The mutual good vibes continued at the Australian Open, which De Minaur had to skip because of an injury. After getting past Lorenzo Sonego in the first round, Kyrgios dedicated the win to De Minaur, saying, “Obviously I’m still heartbroken about Demon, if he’s watching, that was for you little fella. I hope you are resting up.”

Did all the positivity from the ATP Cup, the Rally for Relief and his deepening friendship with De Minaur light a fire under Kyrgios? The 24-year-old has struggled with his motivation over the last five years, and neither criticism from experts nor fines from officials have been able to rectify his tanking ways. But in Melbourne, Kyrgios played with a singular focus that was as refreshing as it was captivating.

Kyrgios duly dispatched his first two opponents the way he was supposed to, and then proceeded to script a barely-believable show of pure ball-striking against Khachanov in the third round. Kyrgios and Khachanov traded missiles for nearly 4.5 hours with such ferocity that by the end we wondered how their arms hadn’t fallen off yet.

Kyrgios choked in the third set, but didn’t let that get to him. He took care of his serve like his life depended on it, and in the fifth set tiebreaker, he even returned serve like his life depended on it. None of us thought the Aussie had the stamina to last in a four-hour epic, and yet by the end, it was Kyrgios who looked fresher than his opponent.

Perhaps there was another reason behind Kyrgios’ persistence: The prospect of a rematch with his old foe Rafael Nadal. The Canberra native has made no secret of his love for beating Nadal, and the Spaniard himself has uncharacteristically dissed Kyrgios in the past for his supposed lack of ‘respect’ for the sport. So when the two took the court for their fourth-round match, we all expected fireworks.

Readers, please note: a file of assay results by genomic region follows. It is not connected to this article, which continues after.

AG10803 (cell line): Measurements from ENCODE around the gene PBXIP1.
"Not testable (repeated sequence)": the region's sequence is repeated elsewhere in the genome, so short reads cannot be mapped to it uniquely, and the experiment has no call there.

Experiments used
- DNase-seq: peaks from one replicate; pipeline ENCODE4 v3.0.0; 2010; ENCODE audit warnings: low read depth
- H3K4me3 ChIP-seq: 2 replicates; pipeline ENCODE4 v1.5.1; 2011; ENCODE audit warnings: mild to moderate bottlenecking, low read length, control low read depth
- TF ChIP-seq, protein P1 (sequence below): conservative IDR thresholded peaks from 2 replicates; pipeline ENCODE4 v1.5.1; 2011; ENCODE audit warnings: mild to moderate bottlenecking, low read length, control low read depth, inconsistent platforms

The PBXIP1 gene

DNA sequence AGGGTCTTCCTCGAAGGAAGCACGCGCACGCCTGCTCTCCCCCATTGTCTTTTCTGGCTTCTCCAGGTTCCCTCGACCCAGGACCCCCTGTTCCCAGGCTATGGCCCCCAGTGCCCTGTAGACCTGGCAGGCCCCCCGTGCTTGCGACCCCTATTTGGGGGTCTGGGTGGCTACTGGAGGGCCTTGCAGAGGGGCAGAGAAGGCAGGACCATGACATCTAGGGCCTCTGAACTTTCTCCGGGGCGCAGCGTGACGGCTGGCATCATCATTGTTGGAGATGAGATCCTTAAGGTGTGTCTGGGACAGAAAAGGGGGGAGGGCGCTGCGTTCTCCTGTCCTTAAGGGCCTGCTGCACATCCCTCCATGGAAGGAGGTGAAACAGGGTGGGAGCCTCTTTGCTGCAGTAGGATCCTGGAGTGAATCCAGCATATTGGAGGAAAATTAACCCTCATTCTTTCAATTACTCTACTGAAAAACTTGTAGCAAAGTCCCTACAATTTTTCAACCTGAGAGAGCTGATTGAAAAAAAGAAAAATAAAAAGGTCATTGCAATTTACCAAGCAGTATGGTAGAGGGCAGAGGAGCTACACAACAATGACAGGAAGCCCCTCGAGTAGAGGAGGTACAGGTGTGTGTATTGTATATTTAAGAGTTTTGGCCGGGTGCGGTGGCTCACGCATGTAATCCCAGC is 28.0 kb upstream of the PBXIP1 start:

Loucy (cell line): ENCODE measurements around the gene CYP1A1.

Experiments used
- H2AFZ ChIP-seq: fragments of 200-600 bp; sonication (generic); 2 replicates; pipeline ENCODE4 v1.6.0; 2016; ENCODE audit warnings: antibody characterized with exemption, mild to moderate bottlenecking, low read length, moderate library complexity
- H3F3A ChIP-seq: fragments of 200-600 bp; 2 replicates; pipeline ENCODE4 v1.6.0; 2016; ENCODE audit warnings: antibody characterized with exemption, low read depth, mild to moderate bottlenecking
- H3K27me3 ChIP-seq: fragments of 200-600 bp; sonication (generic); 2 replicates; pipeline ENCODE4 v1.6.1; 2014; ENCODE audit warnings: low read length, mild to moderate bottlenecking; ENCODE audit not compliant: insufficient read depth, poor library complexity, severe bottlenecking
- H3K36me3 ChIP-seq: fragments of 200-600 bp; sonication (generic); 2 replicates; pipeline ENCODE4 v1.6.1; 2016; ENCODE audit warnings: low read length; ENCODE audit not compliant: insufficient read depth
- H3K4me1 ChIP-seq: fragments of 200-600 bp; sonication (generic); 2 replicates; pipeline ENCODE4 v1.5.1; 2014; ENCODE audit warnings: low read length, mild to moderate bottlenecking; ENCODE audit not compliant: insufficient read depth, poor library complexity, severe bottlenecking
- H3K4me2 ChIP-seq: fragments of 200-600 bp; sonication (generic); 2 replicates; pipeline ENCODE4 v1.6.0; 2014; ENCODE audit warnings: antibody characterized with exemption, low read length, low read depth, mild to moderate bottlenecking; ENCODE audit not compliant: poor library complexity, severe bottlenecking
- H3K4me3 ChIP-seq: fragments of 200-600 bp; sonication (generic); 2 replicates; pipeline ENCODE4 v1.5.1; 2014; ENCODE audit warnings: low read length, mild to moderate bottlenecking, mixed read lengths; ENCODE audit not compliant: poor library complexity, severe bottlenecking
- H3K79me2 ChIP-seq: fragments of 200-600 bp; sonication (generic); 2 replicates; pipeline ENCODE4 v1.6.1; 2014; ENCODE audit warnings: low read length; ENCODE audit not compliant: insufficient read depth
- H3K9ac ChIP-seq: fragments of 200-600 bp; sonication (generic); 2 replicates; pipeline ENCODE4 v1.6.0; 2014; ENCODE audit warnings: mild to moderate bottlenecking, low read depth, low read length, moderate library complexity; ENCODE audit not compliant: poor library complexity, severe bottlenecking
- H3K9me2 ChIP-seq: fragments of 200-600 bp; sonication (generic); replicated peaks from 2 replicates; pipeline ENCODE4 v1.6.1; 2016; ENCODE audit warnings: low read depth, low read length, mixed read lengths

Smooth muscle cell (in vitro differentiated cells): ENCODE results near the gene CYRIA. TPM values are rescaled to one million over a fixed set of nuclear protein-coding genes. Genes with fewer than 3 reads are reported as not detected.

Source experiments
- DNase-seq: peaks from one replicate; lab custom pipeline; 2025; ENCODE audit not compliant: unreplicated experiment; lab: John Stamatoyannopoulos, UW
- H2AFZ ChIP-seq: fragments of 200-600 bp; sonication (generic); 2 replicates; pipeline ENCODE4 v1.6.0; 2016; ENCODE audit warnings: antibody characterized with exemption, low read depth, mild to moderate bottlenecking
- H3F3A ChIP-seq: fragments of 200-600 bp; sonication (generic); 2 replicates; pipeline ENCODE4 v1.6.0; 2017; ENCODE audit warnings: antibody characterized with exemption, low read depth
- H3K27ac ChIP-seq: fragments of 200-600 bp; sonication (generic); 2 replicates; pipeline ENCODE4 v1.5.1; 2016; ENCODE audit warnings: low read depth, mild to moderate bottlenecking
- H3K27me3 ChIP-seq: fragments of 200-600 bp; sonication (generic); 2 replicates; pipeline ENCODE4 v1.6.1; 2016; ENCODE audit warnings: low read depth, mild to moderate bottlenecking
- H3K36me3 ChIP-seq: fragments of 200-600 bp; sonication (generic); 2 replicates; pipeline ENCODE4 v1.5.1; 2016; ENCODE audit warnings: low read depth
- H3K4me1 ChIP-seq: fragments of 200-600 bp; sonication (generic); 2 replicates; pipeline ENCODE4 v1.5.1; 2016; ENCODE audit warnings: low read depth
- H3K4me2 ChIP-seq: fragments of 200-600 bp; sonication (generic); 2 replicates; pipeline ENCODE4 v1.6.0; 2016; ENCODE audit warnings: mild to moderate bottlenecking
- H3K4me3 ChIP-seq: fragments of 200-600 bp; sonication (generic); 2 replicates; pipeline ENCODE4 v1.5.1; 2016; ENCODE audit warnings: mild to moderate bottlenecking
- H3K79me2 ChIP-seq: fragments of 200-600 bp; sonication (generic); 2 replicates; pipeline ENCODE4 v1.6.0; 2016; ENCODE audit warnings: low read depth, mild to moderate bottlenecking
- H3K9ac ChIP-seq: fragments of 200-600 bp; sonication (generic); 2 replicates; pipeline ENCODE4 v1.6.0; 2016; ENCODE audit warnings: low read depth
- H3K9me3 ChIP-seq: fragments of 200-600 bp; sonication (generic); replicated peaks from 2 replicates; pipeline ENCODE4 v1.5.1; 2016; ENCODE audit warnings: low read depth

And we sure got them. After splitting the first two sets, Kyrgios and Nadal produced a period of play so intense and enthralling in the third set that we were lost for superlatives. Both men were at their absolute best over those 45 minutes; every big Kyrgios serve was responded to by a trademark Nadal sprint, and every hooked forehand by Nadal was answered by a delicate Kyrgios drop shot.

It took all of Nadal’s reserves to beat Kyrgios to the punch at the end of the tiebreaker. And considering Kyrgios’ fatigue carried over the previous match, the result was never in doubt after that. But Kyrgios had promised a show for the fans, and he had delivered. He had forced a GOAT candidate to strain every last sinew to beat him, which was more than anyone could ask after all that he had been through over the previous couple of weeks.

It seems like we ask this question every six months, but has Kyrgios turned a corner? Will he remain committed to the sport week-in, week-out from now on, instead of showing up just once in a year to beat a string of top 10 opponents and remind us what we’ve been missing the rest of the time?

If we’ve learned anything from Kyrgios in the last five years, it is that there is no right answer to the question. What is turning a corner for Kyrgios, really? Is it being more invested in tennis, or doing more for charity? Is it improving his physical and mental conditioning, or doing away with the childish jibes he keeps taking at Nadal and Djokovic?

Kyrgios has always been a one-man highlights reel with his gifted shot-making, and after his ATP Cup exploits we now also know that he is going to be a regular — and dedicated — participant in team competitions. Beyond that, we can only hope; there is a lot that Kyrgios can do, but it is up to him what path he chooses.

“I feel like I've made progress as a human. A tennis player… I want to keep going in this direction, for sure,” said Kyrgios after his Australian Open campaign. “If anything, (the bushfires) did fuel me and made me play harder. They're still going, everything is still going.

“The last month for me has been pretty hectic, pretty emotional. I'm pretty tired. I want to try to continue to help where I can.”

The end of a Kyrgios Summer, and still only positive things to take away from it? Maybe he has turned a corner after all.